It wasn’t until a decade later that Howard Florey and Ernst Chain rediscovered Fleming’s work. They and their colleagues figured out how to transform the “mold juice” into a storable powder and develop a fermentation process it to produce enough penicillin to perform studies on mice, which were incredibly successful.

Yet still, penicillin was far from a finished product. In fact, the first patient died because they ran out of the wonder drug. So in 1941, Florey and another member of the team, Norman Heatley, travelled to the US, where they collaborated with American labs to identify a more potent strain of the mold and develop an industrial scale fermentation process.  

Improve Your Posture

Source:  Fast Company, Nov 2016

Good posture, it turns out, is not only good for your body, but your brain and your productivity as well.

A 2009 study published in the European Journal of Social Psychology revealed that sitting up straight and sticking your chest out can boost self confidence, while slouching can lead to negative thoughts. Another study found that good posture actually increases your productivity and creativity.


Pretend an invisible string runs up through your body and out the top of your head, and then act as if someone is constantly pulling that string up.

when you are more erect—whether you’re sitting, standing, or walking—”you have more energy and more access to positive thoughts,” says Peper.

“Posture is how we communicate to others: dominance versus submission. When standing tall you unknowingly occupy more space, you radiate outward, and thus are more easily recognized.”

Gowers: Ideas for UK math teaching

Source: Gowers website, Jun 2012

What I emphatically would notlike to see is teachers learning “the right answer” and giving a mini-lecture about it to their classes. Instead, the entire discussion should be far more Socratic.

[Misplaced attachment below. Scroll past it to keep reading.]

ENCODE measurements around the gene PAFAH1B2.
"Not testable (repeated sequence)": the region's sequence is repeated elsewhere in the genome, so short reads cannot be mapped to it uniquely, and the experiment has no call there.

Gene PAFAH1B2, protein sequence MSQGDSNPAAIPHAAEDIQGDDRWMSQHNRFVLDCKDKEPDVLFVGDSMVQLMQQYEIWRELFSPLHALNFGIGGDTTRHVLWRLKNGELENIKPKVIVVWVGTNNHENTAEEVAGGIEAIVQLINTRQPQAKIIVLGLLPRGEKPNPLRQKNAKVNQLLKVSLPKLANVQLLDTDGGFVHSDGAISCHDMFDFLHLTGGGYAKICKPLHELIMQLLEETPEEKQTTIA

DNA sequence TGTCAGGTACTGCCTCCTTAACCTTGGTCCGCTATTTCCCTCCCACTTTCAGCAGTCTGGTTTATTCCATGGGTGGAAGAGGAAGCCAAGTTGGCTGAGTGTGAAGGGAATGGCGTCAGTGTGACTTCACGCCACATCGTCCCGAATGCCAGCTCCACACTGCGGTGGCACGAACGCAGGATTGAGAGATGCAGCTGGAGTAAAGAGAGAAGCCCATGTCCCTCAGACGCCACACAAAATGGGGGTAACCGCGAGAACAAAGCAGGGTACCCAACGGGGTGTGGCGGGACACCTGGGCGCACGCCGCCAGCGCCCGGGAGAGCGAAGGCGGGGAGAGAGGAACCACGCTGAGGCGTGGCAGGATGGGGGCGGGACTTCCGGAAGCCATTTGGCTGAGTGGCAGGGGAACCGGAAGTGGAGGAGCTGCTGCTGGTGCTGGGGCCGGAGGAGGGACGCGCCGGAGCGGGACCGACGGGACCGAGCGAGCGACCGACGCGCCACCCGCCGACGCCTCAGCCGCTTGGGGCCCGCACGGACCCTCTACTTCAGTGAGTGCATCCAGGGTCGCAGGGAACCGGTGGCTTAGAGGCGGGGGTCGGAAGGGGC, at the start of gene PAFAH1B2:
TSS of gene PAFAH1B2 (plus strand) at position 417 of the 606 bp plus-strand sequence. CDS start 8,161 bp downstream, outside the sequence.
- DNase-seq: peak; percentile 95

The idea is that the teacher would go into a discussion about a question like this with a good grasp of the issues involved, but would begin by simply asking the question. An initial danger is that nobody would have anything to say, but one way of guarding against that is to discuss questions that people are likely to care about.

For example, the question above about whether girls are better than boys at a certain subject is far more likely to encourage people to think critically about statistics than a mathematically equivalent question about a less contentious topic. If the discussion stalled, the teacher’s job would be to give it a little nudge in the right direction.

The main point is one I’ve basically made already: the discussions should start from the real-life problem rather than starting from the mathematics. Pupils should not feel that the question is an excuse to force some mathematics on them: they should be interested in the question and should feel the need for the mathematics, the need arising because one can give much better answers if one models the situation mathematically and analyses the model.

“Mad Dog” Mattis

Source: Louise Mensch twitter account, Dec 2016

Don’t know whether this is a genuine Mattis quote, but it’s fun🙂


Execution/Operations CEOs Follow Visionary CEOs

Source: Steve Blank website, Oct 2016
<great read – read the source in its entirety>

Visionary CEOs are not “just” great at assuring world-class execution of a tested and successful business model, they are also world-class innovators. Visionary CEOs are product and business model centric and extremely customer focused.

The best are agile and know how to pivot – make a substantive change to the business model while or before their market has shifted. The very best of them shape markets – they know how to create new markets by seeing opportunities before anyone else. They remain entrepreneurs.